A credit card labeled as having a deferred interest promotional period has interest that’s postponed for a certain time frame. However, interest is actually accruing from the moment you make the original purchase. If you don’t pay the balance in full before the deferred time period, you’re on the hook for all the interest that has compounded since the first charge.
A 0% interest credit card doesn’t charge you interest if you pay your balance in full by the end of the promotional period, which could be anywhere from six to 24 months. In this case, if you don’t pay the balance in full by the end of the promotional period, then interest will start accruing on the balance going forward — not from the date of the original purchase. You’ll be charged interest at whatever rate, or APR, is indicated in the terms of the credit card agreement.
Pro Tip: It can be tempting to use your regular credit cards to pay for medical expenses, perhaps to earn rewards. But it’s generally best to keep your medical expenses separate from day-to-day spending. That way, it’s easier to keep accurate records for tax purposes or your Health Savings Account requirements.
What is a medical loan?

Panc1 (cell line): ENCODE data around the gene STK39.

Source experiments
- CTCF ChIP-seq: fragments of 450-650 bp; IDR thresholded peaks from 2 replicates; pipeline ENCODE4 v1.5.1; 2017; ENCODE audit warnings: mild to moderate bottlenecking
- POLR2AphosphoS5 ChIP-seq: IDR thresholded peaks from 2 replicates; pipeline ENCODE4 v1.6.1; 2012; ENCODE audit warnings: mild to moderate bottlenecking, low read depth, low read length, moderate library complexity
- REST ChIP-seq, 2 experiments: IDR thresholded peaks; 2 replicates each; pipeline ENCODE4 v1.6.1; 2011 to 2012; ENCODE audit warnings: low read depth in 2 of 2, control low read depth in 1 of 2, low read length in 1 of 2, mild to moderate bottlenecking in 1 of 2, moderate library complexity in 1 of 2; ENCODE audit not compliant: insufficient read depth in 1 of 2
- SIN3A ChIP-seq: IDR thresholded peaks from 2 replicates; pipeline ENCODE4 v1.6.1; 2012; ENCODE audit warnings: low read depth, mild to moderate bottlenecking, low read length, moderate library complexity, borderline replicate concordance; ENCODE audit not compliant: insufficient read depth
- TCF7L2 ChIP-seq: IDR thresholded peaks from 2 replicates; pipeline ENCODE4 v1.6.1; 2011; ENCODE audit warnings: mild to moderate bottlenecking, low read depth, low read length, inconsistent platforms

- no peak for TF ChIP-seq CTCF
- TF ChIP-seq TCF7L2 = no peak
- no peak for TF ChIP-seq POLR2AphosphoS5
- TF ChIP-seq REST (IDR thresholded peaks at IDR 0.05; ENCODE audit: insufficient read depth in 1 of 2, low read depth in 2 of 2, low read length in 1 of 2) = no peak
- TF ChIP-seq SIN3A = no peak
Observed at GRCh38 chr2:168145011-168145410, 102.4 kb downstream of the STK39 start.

Medical loans are another way you can finance upcoming procedures, cover high deductibles, or even consolidate existing medical debt. These types of loans are “unsecured” personal loans, meaning they aren’t supported by any collateral, like a car or property. You can apply for a medical loan through your provider, a bank, or lender.
Lenders use your creditworthiness to help determine the terms of any personal loan they offer, like a medical loan. To apply for a medical loan, you may first need to consult with your healthcare provider to inquire about the lenders they work with before completing the loan application process.
Medical loans usually offer fixed rates and a specified term, which means you know right off the bat what your monthly payments will be and how long it will take to pay off the balance. Just make it a priority to understand the terms of any loan you consider. And don’t forget to ask about down payment requirements or early repayment fees — neither being required with Ally Lending.
Be sure to ask your healthcare provider about Ally Lending’s affordable financing for your medical procedures and treatments.